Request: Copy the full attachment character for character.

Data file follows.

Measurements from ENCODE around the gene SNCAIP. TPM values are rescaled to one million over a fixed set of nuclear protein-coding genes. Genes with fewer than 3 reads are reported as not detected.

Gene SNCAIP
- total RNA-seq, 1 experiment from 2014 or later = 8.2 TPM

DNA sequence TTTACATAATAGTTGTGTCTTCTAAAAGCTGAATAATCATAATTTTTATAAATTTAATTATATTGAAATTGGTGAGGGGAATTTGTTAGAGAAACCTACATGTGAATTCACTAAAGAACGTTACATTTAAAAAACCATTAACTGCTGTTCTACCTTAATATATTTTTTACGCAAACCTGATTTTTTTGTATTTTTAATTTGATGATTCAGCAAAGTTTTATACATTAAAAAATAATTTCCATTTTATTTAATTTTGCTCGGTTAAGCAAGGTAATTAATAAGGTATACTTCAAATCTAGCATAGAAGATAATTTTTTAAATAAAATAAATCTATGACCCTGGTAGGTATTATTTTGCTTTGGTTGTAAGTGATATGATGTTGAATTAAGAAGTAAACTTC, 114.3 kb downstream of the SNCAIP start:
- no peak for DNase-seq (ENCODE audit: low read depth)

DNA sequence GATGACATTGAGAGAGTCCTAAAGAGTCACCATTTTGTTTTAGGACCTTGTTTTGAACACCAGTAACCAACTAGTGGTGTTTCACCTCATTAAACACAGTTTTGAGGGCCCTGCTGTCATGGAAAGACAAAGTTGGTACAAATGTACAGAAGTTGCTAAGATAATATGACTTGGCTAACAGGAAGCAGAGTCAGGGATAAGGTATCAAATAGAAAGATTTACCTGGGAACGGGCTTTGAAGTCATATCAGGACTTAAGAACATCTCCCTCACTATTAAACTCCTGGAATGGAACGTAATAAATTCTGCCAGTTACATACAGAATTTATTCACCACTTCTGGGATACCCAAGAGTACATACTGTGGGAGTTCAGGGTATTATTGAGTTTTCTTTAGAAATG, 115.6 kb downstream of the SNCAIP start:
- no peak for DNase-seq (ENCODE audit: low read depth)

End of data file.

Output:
Measurements from ENCODE around the gene SNCAIP. TPM values are rescaled to one million over a fixed set of nuclear protein-coding genes. Genes with fewer than 3 reads are reported as not detected.

Gene SNCAIP
- total RNA-seq, 1 experiment from 2014 or later = 8.2 TPM

DNA sequence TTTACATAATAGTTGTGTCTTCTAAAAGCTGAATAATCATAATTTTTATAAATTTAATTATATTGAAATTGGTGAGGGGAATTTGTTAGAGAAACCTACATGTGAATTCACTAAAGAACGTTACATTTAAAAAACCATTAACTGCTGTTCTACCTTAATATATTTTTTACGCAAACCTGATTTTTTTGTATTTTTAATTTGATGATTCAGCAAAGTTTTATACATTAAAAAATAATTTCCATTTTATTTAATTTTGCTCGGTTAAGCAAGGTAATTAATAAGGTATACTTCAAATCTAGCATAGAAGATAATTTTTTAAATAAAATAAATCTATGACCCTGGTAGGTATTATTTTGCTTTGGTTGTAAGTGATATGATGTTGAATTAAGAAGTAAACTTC, 114.3 kb downstream of the SNCAIP start:
- no peak for DNase-seq (ENCODE audit: low read depth)

DNA sequence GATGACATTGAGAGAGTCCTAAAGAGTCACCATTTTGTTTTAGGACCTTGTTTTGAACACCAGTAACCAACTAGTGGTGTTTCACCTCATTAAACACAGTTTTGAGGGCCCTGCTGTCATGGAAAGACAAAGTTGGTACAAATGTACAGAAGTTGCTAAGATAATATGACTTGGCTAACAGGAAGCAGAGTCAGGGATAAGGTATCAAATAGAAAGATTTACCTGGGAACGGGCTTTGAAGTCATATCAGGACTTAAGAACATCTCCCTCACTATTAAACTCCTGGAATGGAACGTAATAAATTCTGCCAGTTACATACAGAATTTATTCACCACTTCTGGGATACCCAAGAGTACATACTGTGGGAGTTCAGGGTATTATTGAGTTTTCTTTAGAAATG, 115.6 kb downstream of the SNCAIP start:
- no peak for DNase-seq (ENCODE audit: low read depth)